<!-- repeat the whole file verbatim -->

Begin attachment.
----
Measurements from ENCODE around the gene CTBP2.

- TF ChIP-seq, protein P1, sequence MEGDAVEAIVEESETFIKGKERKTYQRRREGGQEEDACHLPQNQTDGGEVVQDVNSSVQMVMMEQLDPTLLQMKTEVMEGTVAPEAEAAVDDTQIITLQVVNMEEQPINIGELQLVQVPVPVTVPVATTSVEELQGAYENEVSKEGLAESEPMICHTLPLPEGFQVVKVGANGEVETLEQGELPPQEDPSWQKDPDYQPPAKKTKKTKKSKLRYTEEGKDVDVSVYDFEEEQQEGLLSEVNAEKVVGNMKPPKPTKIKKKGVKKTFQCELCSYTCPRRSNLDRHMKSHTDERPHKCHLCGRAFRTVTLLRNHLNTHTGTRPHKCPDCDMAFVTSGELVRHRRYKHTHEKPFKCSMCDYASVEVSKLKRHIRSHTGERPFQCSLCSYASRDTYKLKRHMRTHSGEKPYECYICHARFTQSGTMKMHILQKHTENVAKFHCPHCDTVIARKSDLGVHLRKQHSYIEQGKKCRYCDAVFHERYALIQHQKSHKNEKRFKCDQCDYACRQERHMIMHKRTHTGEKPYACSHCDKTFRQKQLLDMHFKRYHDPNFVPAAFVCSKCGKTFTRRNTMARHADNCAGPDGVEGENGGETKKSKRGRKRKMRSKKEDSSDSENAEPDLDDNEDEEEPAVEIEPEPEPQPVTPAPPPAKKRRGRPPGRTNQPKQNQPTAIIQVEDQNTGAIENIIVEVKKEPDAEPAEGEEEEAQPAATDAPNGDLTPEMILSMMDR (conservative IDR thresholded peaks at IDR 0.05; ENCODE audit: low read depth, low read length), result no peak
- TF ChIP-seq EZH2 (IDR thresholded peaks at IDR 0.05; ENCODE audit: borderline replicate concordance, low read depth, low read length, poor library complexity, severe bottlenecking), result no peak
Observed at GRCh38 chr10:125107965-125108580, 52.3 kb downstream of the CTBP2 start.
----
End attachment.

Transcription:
Measurements from ENCODE around the gene CTBP2.

- TF ChIP-seq, protein P1, sequence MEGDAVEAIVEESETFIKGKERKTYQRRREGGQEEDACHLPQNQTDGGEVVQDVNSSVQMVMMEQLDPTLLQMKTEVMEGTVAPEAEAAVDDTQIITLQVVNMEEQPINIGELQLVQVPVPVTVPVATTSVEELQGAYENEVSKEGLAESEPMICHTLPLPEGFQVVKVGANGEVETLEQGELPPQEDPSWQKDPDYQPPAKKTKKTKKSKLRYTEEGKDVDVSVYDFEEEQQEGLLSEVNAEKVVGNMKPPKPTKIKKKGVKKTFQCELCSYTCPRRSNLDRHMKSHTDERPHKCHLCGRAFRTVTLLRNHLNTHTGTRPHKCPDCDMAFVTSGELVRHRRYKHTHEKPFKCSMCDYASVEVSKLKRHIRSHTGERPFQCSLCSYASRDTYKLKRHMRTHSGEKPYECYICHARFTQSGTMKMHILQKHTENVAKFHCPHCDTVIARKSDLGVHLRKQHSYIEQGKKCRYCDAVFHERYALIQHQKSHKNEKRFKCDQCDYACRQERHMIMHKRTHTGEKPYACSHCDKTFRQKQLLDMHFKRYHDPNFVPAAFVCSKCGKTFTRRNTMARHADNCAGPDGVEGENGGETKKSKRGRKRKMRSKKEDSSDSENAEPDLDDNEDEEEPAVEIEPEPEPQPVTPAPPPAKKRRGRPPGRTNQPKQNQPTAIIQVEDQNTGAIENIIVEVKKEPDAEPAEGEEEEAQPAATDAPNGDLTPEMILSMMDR (conservative IDR thresholded peaks at IDR 0.05; ENCODE audit: low read depth, low read length), result no peak
- TF ChIP-seq EZH2 (IDR thresholded peaks at IDR 0.05; ENCODE audit: borderline replicate concordance, low read depth, low read length, poor library complexity, severe bottlenecking), result no peak
Observed at GRCh38 chr10:125107965-125108580, 52.3 kb downstream of the CTBP2 start.